Aug 5, 2008

FLAMING CREATURES OVER RICHMOND... OR, I Survived a Jack Smith Festival.... Film at 11

Last weekend I attended a retrospective of Jack Smith films at Pleasuredome. This collective has been screening independent-experimental works for almost two decades now, and sadly this is a venue I don't attend enough. (They usually screen Saturday nights when it is the least easy for me to get out.) It was P-Dome who in the 1990's held the Toronto premiere of Jack Smith's infamous 1963 Flaming Creatures, which had long been suppressed by censors. (To my knowledge, a ban imposed upon the film in the state of Massachusetts during the 1960's has never been lifted.)

Shot on a rooftop in one afternoon, Smith's 43-minute opus is basically the exclamation point of most of his cinema, as a Bowery-level valentine to Maria Montez and her exotic pictures for Universal in the 1940's. Jack Smith's films largely attempt to evoke a dime-store-level exotica with underground superstars in thrift-store costumes striking histrionic poses while the soundtrack is typically filled with tinny scratchy 78 rpms, further lending itself to the antiquity and otherworldliness. Flaming Creatures however was a taboo film in its day for its onscreen genitalia (male and female), and while today it is hard to get offended over seeing flaccid penises and sagging breasts, certainly this movie won him some notoriety, and arguably, remains his last work in any form of completion. His subsequent works, including the magnum opus Normal Love, remained in tatters, largely because he would continue to chop up his films into segments for live performances where he would score the movies on the spot with the crates of records he would cart along.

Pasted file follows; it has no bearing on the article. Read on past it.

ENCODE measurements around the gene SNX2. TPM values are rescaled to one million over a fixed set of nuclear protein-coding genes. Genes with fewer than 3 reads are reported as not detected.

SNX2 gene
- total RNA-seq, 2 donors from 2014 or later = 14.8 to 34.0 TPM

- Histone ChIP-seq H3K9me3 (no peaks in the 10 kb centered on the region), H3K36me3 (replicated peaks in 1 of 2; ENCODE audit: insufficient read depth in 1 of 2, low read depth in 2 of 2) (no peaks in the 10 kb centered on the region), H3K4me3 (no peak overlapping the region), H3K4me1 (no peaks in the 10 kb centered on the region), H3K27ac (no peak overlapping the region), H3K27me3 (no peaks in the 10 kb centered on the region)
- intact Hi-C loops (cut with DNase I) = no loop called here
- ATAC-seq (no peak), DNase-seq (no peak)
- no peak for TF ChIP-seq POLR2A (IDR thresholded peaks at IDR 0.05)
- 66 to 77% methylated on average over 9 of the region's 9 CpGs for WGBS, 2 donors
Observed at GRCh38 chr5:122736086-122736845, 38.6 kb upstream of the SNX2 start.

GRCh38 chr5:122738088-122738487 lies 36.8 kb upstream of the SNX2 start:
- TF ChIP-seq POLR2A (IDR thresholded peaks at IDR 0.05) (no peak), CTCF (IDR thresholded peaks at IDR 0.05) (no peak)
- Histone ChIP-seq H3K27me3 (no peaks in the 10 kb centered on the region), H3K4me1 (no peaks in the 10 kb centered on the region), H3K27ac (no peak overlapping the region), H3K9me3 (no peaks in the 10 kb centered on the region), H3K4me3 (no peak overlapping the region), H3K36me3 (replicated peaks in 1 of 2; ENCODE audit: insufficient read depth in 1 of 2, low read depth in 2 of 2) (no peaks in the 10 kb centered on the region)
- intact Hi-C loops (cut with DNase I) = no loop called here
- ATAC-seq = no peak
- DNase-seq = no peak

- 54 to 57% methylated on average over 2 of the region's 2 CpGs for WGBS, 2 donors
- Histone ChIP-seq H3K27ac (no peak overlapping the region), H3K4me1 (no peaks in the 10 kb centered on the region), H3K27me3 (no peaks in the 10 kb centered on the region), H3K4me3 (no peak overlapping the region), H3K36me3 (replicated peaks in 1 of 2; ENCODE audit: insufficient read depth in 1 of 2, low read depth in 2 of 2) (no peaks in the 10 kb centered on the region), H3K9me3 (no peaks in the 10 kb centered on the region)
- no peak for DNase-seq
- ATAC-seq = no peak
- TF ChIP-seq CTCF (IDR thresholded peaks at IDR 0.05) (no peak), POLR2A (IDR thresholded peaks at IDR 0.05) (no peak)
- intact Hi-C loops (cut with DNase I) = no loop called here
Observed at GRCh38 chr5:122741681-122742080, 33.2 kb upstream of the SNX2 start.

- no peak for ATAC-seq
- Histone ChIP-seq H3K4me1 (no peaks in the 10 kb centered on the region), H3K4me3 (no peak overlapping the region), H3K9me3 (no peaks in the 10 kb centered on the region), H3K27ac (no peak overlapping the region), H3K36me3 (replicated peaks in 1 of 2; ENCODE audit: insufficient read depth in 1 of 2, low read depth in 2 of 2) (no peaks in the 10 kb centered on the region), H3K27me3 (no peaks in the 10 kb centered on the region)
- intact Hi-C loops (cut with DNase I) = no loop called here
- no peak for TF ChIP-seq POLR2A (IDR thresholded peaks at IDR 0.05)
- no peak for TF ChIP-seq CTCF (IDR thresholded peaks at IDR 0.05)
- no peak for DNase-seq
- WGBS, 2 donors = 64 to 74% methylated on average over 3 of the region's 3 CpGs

After he died in 1989, his works remained in such tatters, and his archivist Jerry Tartaglia would carefully reconstruct them to Smith's initial intent. To be sure, Jack Smith was one of the most colourful and unique figures in all of cinema, but I confess to getting bored really fast by his films, which are frustrating to sit through, and even more once considers that Smith intended to irritate us. However, since getting the chance to see any work of Jack Smith, let alone on a big screen, is about as rare as seeing a decent performance by Julia Roberts, and because I am always willing to be proven otherwise, I raced down to see the collection of pictures that were presented by Tartaglia.